A four-year letterman, Bedford was also a defensive captain for one season when the Horns played the Sooners in Dallas. He knows what it's like to run out of the tunnel as a player.
All those facts combined to make his Wednesday rant that much better, starting with his insistence on calling it the Red River Shootout, a name that has given way to the Red River Rivalry for reasons of political correctness.
"They have a lot of Texas players," Bedford said of Oklahoma. "And that's what it is. That's a big part of it. When I played, we just wanted to put the ball down anywhere. Get [off] the bus, go right now ... that's the attitude you've got to have. They're gonna come out and try to intimidate us. I'm an old-school guy. I can't play anymore. They're fortunate. I'm old now, I can barely get out of bed. So I can't throw my best punch anymore like I did when I was a young guy. So I live through my players. Let's put the ball down ... and see what happens. If they want to talk, we can talk. Wanna fight? We can fight.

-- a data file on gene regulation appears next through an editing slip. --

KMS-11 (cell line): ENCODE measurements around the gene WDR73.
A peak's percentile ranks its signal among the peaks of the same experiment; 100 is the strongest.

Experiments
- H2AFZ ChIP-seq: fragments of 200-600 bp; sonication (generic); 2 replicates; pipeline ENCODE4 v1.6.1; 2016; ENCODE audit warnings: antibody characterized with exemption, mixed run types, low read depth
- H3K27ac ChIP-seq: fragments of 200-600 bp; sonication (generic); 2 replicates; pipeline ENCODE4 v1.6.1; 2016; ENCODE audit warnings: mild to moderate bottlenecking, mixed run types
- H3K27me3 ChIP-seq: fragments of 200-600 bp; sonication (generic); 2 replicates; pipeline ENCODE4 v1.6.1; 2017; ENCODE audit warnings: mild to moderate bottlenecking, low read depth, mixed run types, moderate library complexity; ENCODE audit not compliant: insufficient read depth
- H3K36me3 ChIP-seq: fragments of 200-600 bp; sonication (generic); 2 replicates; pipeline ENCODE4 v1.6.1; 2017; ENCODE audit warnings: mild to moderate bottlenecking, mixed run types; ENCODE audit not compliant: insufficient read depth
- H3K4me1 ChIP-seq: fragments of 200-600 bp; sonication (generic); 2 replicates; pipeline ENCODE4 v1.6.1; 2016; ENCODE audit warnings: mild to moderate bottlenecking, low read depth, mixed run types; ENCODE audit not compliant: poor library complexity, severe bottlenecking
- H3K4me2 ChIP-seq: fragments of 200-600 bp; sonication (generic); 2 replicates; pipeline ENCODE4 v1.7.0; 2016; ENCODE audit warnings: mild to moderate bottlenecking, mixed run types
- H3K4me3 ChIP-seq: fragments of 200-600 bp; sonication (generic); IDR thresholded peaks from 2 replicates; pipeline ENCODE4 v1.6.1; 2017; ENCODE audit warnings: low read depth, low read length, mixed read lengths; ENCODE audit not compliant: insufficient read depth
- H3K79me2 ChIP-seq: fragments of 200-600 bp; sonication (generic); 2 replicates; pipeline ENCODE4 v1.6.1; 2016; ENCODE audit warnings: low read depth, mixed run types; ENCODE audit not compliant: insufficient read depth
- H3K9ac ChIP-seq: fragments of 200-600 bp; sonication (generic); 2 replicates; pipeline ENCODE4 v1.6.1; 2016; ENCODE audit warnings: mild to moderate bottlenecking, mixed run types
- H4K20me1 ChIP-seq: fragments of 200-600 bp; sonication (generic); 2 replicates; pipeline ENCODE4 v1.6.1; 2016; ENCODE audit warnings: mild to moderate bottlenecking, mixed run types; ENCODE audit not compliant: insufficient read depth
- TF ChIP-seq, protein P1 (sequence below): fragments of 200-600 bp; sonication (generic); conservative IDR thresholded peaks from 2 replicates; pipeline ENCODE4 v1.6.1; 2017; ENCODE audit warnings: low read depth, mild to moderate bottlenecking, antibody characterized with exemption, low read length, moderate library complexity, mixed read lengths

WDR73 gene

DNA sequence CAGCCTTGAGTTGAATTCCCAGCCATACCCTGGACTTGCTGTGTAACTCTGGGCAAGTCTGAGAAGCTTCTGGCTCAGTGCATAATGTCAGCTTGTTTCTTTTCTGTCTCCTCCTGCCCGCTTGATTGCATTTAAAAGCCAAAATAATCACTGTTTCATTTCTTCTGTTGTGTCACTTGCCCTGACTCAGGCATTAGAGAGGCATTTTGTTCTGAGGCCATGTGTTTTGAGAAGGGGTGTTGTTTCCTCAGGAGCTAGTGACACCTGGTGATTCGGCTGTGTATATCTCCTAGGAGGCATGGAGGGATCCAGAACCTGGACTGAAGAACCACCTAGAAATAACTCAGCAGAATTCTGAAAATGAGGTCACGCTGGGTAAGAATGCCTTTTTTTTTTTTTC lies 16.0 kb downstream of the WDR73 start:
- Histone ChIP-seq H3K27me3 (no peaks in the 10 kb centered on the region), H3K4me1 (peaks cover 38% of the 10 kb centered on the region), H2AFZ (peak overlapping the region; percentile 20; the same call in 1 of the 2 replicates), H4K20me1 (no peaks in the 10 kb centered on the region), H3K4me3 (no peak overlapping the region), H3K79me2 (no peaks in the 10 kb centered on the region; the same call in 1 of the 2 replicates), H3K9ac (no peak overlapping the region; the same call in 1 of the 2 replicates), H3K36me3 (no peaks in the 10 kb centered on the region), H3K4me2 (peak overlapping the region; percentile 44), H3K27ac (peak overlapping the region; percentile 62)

"That's what it's all about. It's the attitude. It's players from the state of Texas who went to Oklahoma. A lot of those guys probably wish they had come here. ... They're coming into our state. State of Texas. It's Texas pride. It's Texas attitude. That's how I feel about it. I'm trying to make sure my players feel that way.
"To me, it was always personal. As a football coach, it's still personal, I just can't play. I wish I could bring my Louisville Slugger from Louisville and see what happens but that's illegal in this day and age (laughs). Have a Louisville Slugger and bad things happen, so I had to put it away! Cause I'm in the state of Texas. Got gun laws. You can carry a gun but Coach Strong says, 'core value - no guns.' So that's personal. Nothing against anybody. Just old guy trying to have some fun (laughs)."
Thanks for doing you, Vance.